Monday 26 February 2018

The hidden world of R.E.M. #23

A year after their first ever show, R.E.M. were fast becoming one of Athens' favourite bands. Not only that, but they had played numerous shows around the southern states of Georgia, Tennessee and North Carolina. In a couple of months they would play dates in New York with Gang Of Four, so it's safe to say their stock was rising at some rate. But on 10th April 1981, they were back at one of their favourite hometown venues - Tyrone's.

This show has graced many bootlegs. The one I have is a single vinyl record called 'So Much Younger Then', one of the most highly-rated recordings of those early shows. While later boots would include the full set, this one only includes some of it, omitting many of the songs the band would later record in the studio (Radio Free Europe, Pretty Persuasion, Rockville, etc). What we do get, however, is a wonderful insight into those early gigs and some of the band's earliest material. The sound quality is excellent too.

Body Count was a popular song in those early days. It also could be the band's first to have a political subtext - it references Vietnam and "dancing off to war"; "military metaphors are metaphors no more" etc. It's a song that I think had promise, but it never made it onto tape in the studio. Wait, on the other hand, was demoed. It's one of the band's poppiest early moments, like the Stand of its day perhaps? Here, Michael Stipe's sisters Lynda and Cyndy join the band to yell "WAIT!" in the choruses.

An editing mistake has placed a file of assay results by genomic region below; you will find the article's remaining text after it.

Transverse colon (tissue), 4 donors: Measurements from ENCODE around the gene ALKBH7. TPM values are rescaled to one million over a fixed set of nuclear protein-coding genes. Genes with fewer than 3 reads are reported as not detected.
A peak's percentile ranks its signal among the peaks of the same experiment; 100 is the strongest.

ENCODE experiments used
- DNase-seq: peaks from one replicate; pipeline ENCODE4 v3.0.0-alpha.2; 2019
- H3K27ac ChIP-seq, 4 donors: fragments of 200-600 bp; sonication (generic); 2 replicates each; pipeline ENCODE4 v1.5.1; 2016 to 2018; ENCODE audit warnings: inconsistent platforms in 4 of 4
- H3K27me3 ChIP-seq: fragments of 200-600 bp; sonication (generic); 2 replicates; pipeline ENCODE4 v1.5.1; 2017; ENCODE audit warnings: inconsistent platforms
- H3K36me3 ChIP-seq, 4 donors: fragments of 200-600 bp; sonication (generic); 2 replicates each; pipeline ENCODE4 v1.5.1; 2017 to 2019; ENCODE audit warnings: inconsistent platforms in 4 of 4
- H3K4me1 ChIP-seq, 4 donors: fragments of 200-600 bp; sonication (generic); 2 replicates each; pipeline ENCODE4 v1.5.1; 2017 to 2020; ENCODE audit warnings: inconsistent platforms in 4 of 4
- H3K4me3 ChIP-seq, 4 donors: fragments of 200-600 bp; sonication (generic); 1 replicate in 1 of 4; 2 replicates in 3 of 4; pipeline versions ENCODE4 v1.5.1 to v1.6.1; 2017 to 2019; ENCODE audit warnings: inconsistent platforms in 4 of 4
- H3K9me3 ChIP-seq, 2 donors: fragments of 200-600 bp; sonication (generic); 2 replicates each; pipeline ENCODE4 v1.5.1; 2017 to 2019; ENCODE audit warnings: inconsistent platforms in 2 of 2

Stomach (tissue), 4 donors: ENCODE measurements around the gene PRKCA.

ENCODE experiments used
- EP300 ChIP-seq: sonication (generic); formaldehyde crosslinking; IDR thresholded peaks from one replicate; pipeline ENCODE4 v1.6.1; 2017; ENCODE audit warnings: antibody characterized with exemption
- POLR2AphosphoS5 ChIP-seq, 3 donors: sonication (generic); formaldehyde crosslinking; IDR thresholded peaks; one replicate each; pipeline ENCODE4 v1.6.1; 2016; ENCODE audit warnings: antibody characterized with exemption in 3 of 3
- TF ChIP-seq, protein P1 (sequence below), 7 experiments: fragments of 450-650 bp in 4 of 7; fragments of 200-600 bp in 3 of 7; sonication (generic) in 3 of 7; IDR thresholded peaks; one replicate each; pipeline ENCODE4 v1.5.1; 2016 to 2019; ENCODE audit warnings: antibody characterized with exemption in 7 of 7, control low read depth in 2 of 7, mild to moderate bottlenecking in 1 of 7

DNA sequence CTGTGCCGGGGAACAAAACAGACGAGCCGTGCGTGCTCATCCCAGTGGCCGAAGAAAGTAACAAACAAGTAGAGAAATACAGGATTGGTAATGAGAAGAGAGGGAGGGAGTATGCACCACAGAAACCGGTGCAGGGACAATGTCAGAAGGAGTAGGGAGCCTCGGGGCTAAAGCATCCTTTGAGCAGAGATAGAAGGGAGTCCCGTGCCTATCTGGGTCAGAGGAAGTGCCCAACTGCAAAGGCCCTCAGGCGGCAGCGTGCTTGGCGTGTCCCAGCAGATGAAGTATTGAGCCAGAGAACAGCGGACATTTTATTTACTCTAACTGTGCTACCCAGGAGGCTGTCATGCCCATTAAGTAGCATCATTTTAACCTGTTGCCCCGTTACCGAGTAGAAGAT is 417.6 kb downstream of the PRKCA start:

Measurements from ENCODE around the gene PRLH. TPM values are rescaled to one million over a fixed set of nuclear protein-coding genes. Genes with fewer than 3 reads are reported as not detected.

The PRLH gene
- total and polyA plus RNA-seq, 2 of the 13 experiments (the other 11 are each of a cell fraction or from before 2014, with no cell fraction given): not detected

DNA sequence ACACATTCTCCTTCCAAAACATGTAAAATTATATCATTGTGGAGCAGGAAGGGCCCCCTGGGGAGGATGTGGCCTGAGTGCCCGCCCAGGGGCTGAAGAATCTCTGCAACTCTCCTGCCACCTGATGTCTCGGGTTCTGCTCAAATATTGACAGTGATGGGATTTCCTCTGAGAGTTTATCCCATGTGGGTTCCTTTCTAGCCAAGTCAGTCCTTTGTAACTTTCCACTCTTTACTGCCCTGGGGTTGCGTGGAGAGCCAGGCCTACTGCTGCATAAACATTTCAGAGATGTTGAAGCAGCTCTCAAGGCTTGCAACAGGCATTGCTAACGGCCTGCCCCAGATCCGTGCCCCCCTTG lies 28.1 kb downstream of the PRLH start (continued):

Mystery To Me is a fine example of R.E.M.'s fast, garagey sound of the early years. While they didn't seem to have a regular set-closer, this one did end a few shows around this time. On this occasion, the band returned to the stage for a one-song encore - White Tornado. It's unclear if Stipe joined his bandmates onstage.

Later in the week, the band would enter Mitch Easter's Drive-In Studio in North Carolina to lay down their first demo. It yielded the tracks that would, in remixed form, make up their first single later in the year. Maybe, if you ask really nicely, I'll post something from this demo tape. But only if you're good.

Friday 23 February 2018

New stuff wot sounds like old stuff #5

OK, one more of these. Couldn't resist this one. Boy Azooga come from Cardiff and will hopefully become as synonymous with Wales as Tom Jones, sheep and cheese on toast! They make a terrific noise, described by their label Heavenly as "an ensemble that swings smoothly from filmic instrumentals to a churning, rave-tinged rock that hints at both Can and their progeny in Happy Mondays."

Frontman Davey Newington comes from a very musical family - his grandfather was a jazz drummer and his parents both played in the BBC National Orchestra of Wales. He has also been part of Charlotte Church's band (as drummer) as well as numerous jazz bands and orchestras. Talented fella then.

Boy Azooga's debut album '1, 2, Kung Fu!' is due out in June, but the two singles that have emerged have already made it one of the most hotly anticipated records of the year. Here's the current song - it's short but it packs a punch. The guy at the very end of the video, by the way, is one Kliph Scurlock, former drummer with the Flaming Lips and now a Cardiff resident.

Monday 19 February 2018

The hidden world of R.E.M. #22

I never had satellite or cable TV growing up - still don't now, and never will - so I didn't get to see much in the way of MTV or VH1. The latter ran a series called Storytellers which involved getting an act in to play a live set, but between songs telling the stories of how the songs came into being. Hence the title of the show - clever, eh? I've heard a few bootlegs over the years and I have the Bowie one which I ought to post a bit of sometime (though I did post a track from it in last year's Bowie Week).